Eye strain can also be a result of the distortion caused by the refractive properties of certain types of spectacle lenses. The subtle blurriness caused by this distortion in peripheral vision requires eye muscles to strain in order to retain clear vision. Such prolonged distortion can lead to an increase in a strain which is eventually felt by muscles surrounding the eye (in severe cases, even muscles of the upper cheek and forehead). Plastic lenses cause greater distortion than glass lenses and this can easily be verified by focusing both eyes on a screen directly in front and turning the head left or right while continuing to look at the same spot on the screen while wearing spectacles.
Many people who report symptoms of eye strain also have great eyesight in the distance, yet just can't handle the visual stress associated with close work. Visual stress is linked to the development of permanent vision conditions such as shortsightedness, astigmatism and other problems that effect how one lives and behaves.
If your symptoms are obviously caused by focusing on screens, words, or small objects and then relieved with a few minutes of rest, then you probably have eye strain. You might have a vision deficit, however, and your vision can improve with correction.
If you have other symptoms, such as nausea or severe eye pain, you may need diagnostic tests, which can rule out other problems.
There are several tests your doctor can use to determine whether you have another condition besides eye strain.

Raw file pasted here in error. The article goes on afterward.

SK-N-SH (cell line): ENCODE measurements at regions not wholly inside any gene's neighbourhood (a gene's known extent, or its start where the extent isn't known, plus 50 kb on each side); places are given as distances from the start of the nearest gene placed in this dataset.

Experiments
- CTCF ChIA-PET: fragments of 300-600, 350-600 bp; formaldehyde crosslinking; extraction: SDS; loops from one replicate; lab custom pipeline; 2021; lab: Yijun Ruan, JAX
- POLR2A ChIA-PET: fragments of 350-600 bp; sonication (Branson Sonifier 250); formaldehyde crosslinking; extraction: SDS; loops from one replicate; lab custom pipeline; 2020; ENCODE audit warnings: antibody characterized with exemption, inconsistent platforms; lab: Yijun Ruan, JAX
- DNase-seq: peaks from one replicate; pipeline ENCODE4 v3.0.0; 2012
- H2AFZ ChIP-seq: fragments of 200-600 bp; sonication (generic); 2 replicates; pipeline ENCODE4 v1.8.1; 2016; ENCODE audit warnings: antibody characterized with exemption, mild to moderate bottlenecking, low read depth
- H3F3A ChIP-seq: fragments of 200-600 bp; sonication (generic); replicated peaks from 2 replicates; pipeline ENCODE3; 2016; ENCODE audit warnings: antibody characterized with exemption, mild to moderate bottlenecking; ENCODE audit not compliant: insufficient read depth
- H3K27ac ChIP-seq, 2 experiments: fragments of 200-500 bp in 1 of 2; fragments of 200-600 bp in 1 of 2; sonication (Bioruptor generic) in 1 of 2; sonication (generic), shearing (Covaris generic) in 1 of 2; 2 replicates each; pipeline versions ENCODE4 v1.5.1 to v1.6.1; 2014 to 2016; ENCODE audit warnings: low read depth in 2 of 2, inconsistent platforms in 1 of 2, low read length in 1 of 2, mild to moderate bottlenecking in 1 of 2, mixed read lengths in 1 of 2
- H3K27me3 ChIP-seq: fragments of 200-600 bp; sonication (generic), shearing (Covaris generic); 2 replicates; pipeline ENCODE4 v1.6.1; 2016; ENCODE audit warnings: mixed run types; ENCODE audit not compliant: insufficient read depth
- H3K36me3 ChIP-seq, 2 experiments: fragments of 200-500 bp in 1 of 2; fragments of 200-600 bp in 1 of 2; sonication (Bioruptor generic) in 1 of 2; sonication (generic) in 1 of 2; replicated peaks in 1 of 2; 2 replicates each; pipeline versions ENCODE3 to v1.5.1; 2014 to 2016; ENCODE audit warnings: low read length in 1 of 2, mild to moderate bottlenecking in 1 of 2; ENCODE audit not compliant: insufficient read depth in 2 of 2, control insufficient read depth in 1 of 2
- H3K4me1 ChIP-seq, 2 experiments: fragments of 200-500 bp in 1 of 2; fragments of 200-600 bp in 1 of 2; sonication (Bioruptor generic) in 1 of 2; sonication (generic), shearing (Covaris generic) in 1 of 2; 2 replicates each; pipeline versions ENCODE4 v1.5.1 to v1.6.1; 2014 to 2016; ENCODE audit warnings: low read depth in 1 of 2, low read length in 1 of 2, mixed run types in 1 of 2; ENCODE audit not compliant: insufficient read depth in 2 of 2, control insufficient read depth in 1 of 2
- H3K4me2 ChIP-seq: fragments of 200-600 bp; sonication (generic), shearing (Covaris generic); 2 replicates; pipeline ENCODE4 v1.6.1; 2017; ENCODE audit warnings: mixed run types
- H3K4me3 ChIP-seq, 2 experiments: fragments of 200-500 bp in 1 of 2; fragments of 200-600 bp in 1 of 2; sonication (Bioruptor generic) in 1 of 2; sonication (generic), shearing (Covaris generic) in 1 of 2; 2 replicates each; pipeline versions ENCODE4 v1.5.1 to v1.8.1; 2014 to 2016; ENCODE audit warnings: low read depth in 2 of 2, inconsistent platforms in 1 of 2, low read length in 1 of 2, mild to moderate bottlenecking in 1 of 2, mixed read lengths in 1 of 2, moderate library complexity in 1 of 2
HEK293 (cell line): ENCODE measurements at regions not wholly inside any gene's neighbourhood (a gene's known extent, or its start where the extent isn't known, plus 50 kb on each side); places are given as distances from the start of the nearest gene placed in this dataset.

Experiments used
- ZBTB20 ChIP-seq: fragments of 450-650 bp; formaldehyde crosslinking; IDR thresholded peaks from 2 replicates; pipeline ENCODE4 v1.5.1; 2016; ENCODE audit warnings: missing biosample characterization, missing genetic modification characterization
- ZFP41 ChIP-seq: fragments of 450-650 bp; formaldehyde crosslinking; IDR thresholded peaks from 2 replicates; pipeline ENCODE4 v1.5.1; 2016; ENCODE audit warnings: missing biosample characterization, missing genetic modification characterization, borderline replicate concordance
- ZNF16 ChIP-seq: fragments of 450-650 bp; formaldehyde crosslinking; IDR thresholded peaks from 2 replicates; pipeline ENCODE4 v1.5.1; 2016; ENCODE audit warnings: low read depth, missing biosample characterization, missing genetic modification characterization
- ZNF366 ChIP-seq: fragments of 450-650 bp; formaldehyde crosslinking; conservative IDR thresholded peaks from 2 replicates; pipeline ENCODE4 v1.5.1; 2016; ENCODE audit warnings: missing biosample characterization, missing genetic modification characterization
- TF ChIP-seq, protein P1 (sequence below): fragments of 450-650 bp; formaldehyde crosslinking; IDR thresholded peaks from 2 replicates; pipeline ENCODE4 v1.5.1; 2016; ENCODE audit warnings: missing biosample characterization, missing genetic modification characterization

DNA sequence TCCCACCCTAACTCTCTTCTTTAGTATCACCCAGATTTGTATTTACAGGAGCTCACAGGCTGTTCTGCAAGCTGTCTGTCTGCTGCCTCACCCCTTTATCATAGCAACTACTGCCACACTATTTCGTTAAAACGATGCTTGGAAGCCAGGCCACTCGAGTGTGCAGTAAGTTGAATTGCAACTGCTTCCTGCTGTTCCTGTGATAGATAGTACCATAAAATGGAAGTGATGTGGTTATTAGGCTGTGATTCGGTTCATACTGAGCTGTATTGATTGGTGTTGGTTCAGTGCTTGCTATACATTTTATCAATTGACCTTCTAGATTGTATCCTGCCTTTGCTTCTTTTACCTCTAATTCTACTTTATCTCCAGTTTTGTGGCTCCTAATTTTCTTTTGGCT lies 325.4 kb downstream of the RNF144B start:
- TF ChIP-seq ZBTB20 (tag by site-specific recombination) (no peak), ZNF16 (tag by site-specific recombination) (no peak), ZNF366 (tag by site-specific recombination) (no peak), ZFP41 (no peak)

Eye exam: An eye exam includes vision testing and involves a detailed examination of the structure of your eyes using non-invasive devices, such as an ophthalmoscope.
Brain imaging: If there is a concern that you could have a structural problem of the brain, you may need to have a brain computerized tomography (CT) or magnetic resonance imaging (MRI) test.
There is not a medication or procedure that can relieve eye strain. However, there are a number of useful strategies you can use to manage it.
Methods of managing eye strain include:
Rest your eyes: When you feel eye strain coming on, or even if it is at its worst, just close your eyes for a few seconds. Or give your eyes a break by looking at something that isn't so small or detailed.
Lighting: Use proper lighting when you are reading or working. This can be easy to ignore because you may feel comfortable in the dark—but the effects of eye strain can come on later.
Computer and phone screens: Set your screens so that you have enough contrast to comfortably read, but make sure that the light isn't too bright for your eyes.
Font size: Adjust the font size on your phone or computer. A font that is too small can be hard to see, while large font fills up too much space on the screen, making it cumbersome to read large documents. And be sure to use a clear font without too many hard to read squiggles whenever you can.
Taking breaks: If you have to do tasks that require prolonged reading, or looking at tiny objects, consider looking away every 20 minutes or so. You can close your eyes or look at something far away to give your eye muscles a rest. This shouldn't interfere with your productivity, and it may even help you refocus on the big picture of the project every once in a while.
Correction for vision problems: If eye strain is a major problem for you, it could be due to a vision problem. Be sure to make an appointment to have your eyes and vision checked.